Worse, even though the contract held clauses that detailed what would happen upon the contract’s termination, Mattel did not fully follow through. While Mattel paid the additional $25,000 to CPI upon the termination of their contract, they held onto the molds, sketches, and other artwork that they developed under the contract. This was in direct opposition to the clause that stated that Mattel must return such materials within ten days.
With Mattel admitting that they broke the contract, the court ruled on CPI’s side. Thus, Mattel did indeed breach the contract between the two companies.
The Saga Continues: Remco made Conan toys that “ripped-off” He-Man toys
So, that is the end of the story. There are no other interesting connections between the world of He-Man and the world of Conan. Except, there was that one time that Remco created a Conan toy line using the molds that Mattel claimed infringed on their He-Man copyright.
After He-Man became a smash hit at the toy aisle, other companies believed that the design of the toys was the reason for the success. Thus, companies like Arzak-Hamway’s Remco created toys with nearly identical squatted poses of muscle-bound “hunks”. Their first toy line to feature this style was Remco’s Lost World of the Warlord in 1982.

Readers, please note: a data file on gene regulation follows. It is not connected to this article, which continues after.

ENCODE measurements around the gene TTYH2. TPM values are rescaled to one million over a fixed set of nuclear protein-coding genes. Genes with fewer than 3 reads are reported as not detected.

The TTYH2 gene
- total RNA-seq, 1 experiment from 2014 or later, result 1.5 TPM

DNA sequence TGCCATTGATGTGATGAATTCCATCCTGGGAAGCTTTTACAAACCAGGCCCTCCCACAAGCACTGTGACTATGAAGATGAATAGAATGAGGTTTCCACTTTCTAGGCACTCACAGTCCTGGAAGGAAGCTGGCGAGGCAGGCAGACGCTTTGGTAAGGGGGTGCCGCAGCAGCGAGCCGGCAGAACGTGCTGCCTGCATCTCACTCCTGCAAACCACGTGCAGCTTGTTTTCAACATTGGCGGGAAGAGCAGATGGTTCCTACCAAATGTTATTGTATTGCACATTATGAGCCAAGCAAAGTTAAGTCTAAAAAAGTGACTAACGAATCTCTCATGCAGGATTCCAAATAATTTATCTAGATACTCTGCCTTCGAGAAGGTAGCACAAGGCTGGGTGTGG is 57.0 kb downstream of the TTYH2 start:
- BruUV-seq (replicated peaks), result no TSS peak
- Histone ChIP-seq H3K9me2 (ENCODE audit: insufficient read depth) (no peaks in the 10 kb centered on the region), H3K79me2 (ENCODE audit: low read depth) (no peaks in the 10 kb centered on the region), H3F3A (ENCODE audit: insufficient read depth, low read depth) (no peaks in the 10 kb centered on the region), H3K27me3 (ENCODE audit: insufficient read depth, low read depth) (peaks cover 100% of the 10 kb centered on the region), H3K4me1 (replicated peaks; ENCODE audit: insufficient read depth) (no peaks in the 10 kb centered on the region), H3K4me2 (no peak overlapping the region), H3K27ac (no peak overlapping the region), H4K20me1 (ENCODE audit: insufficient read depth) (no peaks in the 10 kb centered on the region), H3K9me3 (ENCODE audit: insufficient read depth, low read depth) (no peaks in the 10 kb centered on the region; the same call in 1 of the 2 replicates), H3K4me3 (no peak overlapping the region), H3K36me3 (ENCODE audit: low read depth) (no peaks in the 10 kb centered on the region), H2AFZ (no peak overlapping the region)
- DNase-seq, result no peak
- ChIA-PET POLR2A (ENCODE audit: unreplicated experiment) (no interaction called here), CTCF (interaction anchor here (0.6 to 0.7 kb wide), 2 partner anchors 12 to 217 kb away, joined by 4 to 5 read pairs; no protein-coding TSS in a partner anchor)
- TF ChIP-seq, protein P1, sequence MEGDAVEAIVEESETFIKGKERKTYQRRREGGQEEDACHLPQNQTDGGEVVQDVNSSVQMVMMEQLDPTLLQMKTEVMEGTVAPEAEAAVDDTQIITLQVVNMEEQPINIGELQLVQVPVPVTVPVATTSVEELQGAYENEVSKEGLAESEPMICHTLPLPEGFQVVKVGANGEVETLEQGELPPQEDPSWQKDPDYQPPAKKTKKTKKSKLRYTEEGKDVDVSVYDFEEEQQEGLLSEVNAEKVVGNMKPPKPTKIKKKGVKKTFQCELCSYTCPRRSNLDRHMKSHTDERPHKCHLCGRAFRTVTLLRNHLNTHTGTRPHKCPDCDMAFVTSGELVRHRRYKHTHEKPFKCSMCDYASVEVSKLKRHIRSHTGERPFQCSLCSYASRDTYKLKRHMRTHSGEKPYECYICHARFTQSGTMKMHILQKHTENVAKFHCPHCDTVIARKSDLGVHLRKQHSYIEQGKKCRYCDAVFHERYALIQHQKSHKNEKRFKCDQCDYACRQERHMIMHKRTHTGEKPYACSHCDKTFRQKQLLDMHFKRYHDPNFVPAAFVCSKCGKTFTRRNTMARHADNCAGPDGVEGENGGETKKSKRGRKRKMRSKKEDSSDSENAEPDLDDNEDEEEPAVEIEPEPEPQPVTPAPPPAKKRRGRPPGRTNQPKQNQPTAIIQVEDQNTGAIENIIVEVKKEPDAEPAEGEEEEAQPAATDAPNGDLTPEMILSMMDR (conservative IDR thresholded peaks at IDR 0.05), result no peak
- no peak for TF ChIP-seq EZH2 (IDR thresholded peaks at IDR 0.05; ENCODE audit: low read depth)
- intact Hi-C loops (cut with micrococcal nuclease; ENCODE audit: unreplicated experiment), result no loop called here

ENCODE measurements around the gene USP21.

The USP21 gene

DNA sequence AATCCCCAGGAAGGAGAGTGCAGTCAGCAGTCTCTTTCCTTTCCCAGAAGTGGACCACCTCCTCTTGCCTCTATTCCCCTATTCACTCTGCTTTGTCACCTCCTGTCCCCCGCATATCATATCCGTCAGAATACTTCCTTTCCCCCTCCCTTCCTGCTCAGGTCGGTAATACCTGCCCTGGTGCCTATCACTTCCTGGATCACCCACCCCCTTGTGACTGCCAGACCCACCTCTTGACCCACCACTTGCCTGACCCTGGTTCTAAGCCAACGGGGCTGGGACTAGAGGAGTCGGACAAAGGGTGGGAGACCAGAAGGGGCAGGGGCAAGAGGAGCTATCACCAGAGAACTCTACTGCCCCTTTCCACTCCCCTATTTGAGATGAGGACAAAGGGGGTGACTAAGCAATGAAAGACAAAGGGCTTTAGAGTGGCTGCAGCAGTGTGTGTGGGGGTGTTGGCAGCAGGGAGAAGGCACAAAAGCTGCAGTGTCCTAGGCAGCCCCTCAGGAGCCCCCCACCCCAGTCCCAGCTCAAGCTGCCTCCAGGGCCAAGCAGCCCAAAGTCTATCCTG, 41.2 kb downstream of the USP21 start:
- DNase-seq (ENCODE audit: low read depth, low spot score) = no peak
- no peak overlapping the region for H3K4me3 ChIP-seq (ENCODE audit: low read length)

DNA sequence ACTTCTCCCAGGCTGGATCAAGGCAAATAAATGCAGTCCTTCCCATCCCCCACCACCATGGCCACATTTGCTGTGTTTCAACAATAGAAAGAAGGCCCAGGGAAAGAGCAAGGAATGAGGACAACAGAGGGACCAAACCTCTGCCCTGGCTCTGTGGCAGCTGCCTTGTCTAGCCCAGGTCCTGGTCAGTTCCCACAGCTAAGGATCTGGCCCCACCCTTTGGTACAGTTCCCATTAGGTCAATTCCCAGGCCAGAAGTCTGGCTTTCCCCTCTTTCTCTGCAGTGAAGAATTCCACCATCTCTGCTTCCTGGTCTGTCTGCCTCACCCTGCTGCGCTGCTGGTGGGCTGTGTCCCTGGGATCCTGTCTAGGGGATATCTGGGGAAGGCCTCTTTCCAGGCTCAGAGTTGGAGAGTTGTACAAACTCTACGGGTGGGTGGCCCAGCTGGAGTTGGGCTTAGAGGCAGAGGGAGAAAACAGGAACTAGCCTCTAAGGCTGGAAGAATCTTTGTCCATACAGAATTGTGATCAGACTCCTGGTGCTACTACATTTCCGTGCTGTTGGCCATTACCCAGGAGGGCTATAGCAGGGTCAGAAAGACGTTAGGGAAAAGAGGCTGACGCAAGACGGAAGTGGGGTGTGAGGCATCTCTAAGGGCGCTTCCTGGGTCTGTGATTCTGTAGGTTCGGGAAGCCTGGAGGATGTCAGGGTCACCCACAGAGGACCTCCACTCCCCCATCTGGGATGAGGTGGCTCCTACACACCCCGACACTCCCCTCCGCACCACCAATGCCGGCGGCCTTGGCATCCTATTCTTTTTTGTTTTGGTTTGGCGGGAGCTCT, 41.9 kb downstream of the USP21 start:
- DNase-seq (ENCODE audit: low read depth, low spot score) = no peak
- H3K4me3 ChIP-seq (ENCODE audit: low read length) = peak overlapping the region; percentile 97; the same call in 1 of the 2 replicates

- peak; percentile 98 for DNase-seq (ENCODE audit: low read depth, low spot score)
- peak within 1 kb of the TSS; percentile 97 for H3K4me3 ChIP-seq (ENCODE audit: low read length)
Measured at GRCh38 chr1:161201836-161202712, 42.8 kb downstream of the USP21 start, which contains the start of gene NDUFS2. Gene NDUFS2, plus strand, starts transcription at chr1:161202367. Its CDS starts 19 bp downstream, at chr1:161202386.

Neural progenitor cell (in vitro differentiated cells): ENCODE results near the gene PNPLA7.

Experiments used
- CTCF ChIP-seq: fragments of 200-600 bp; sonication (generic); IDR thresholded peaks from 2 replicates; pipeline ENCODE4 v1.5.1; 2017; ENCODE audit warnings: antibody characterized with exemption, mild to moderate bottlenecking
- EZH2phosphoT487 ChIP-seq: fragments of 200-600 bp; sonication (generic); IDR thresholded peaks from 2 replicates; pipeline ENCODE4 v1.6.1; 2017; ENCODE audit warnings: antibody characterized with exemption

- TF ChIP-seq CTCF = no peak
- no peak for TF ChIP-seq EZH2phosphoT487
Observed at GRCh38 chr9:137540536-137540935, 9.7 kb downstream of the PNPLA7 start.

Notably, Mattel sued Remco over the design of their toys, but as cited in the suit between CPI and Mattel, Mattel lost. The courts decided that the musculature and basic “wrestling pose” of the figures did not constitute IP theft. Thus, Remco continued to create toys that emulated He-Man’s style.
By 1984, Conan was ready to appear in another film and a new toy line. However, CPI decided not to do business again with Mattel. Thus, they turned to Remco, who produced the Conan toy line that felt like the comics version of Conan in He-Man form.
Which side do you believe, Conan or He-Man?
Despite the lawsuits, interviews, and testimonies, people still honestly believe that He-Man ripped off Conan the Barbarian. So, we would love to hear from you. Which side do you believe? Let us know in the comments below.
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Bio: I am the founder and owner of Wheeljack’s Lab pop Culture and Toy Shop. My vision has always been to reunite customers with their favorite childhood toys and pop culture, triggering fond memories, and reigniting their imaginations. Every day, I work in the “lab” where it’s Christmas 365 days a year. I scour the internet, like when we had the Sears Catalog of yesteryear, for the next great treasure. Then, I await the arrival of the postman as if he were Santa Claus himself and helping collectors worldwide with their own versions of Christmas. Every day as a vintage toy buyer is an absolute joy!